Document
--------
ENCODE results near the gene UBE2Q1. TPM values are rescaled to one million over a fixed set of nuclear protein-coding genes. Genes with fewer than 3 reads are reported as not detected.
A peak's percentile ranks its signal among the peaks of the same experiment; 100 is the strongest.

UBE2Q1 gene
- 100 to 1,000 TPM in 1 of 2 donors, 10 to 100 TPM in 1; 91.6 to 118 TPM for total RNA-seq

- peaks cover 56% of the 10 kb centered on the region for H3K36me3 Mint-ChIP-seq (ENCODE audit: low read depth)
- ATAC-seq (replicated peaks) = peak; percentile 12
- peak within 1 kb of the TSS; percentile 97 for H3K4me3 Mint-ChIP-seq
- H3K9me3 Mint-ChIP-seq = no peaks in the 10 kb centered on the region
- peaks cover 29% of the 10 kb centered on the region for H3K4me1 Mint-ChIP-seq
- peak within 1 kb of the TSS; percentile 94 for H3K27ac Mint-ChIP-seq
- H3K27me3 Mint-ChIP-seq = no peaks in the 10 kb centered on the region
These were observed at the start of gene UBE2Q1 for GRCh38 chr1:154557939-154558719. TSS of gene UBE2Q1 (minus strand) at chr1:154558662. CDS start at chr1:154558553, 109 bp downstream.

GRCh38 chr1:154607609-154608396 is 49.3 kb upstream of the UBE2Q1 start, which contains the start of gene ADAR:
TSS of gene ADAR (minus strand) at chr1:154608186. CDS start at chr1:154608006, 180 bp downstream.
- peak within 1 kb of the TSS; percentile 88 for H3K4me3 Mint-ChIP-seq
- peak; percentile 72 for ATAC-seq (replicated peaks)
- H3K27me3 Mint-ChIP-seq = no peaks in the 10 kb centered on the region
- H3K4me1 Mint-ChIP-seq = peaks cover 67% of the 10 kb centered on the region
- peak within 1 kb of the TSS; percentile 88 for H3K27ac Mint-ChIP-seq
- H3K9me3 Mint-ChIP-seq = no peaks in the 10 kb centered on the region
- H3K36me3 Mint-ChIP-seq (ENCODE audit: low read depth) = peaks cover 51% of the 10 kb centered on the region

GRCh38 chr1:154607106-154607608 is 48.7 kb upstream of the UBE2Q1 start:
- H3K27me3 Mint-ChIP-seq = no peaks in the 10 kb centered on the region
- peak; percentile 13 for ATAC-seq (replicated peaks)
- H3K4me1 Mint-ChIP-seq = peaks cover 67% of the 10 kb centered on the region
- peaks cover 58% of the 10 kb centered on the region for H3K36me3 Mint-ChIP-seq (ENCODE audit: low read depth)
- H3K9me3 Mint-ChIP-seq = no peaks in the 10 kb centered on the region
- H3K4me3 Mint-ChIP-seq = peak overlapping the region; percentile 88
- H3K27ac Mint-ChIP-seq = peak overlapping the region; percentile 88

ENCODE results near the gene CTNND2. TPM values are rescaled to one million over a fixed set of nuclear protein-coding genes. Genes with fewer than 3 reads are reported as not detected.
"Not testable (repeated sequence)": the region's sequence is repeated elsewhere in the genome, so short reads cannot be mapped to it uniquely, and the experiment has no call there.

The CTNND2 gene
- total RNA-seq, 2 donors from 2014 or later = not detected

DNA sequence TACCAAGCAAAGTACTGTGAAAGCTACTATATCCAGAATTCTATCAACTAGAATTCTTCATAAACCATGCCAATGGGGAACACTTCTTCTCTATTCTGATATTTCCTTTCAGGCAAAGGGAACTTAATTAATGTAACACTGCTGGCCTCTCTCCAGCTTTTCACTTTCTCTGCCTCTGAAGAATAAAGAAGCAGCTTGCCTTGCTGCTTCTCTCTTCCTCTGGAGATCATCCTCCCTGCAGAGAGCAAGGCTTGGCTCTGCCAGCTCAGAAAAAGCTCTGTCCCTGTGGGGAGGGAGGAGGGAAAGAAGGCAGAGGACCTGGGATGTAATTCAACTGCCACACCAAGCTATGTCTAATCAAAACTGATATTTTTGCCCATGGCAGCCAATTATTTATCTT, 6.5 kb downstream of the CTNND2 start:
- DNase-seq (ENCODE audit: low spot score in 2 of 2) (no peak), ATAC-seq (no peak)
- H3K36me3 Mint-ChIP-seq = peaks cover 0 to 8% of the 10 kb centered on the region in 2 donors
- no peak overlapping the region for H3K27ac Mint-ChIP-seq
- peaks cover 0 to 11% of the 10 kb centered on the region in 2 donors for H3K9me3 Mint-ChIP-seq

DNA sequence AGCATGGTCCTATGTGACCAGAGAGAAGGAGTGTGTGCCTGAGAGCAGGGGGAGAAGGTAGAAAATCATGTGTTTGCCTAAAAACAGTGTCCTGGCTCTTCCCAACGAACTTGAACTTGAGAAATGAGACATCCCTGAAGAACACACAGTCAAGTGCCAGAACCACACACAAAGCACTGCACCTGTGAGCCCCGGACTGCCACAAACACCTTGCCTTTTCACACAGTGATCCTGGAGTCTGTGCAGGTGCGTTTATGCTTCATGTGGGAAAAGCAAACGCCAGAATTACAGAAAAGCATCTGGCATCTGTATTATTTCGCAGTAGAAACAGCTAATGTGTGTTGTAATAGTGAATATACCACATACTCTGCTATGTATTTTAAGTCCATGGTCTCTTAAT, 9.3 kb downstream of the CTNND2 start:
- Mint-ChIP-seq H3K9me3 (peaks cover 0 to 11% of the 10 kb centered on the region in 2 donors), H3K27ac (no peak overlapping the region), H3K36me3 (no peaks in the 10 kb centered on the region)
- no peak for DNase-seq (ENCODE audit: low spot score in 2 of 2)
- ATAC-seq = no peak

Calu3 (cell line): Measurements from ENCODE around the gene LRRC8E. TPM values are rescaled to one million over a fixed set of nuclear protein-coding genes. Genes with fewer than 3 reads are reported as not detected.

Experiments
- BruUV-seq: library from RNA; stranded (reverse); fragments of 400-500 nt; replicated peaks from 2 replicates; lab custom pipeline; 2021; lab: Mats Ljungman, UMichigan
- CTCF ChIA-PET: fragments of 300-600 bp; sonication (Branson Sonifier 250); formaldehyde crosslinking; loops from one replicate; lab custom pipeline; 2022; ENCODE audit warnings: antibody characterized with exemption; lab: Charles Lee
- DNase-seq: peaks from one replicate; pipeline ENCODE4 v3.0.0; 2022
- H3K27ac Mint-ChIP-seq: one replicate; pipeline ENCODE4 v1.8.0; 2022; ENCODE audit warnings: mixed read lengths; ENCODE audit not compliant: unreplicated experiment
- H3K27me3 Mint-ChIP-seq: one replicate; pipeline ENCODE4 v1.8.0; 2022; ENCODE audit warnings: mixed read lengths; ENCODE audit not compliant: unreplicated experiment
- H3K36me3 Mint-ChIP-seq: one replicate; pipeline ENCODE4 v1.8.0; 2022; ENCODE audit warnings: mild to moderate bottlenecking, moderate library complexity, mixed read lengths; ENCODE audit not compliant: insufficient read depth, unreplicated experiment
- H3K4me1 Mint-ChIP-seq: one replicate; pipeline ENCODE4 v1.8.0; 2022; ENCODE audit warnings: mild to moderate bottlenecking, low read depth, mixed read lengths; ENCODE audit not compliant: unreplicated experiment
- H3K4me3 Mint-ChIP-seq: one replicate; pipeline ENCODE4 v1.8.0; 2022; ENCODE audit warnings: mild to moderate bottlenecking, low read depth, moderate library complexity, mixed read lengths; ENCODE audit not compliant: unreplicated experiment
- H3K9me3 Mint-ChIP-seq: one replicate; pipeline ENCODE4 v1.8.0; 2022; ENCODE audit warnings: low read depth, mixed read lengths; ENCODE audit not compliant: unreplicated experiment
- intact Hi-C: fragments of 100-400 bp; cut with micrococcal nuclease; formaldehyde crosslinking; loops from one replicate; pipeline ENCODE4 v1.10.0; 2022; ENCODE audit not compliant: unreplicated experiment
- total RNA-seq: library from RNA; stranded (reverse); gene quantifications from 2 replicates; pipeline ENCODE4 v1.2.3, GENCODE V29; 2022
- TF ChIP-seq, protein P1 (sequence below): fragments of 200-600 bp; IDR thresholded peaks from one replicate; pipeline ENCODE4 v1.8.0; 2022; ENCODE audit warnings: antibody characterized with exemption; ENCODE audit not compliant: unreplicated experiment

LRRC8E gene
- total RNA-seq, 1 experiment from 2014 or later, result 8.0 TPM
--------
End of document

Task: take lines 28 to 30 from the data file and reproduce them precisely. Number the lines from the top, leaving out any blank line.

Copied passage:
- H3K4me3 Mint-ChIP-seq = peak overlapping the region; percentile 88
- H3K27ac Mint-ChIP-seq = peak overlapping the region; percentile 88

ENCODE results near the gene CTNND2. TPM values are rescaled to one million over a fixed set of nuclear protein-coding genes. Genes with fewer than 3 reads are reported as not detected.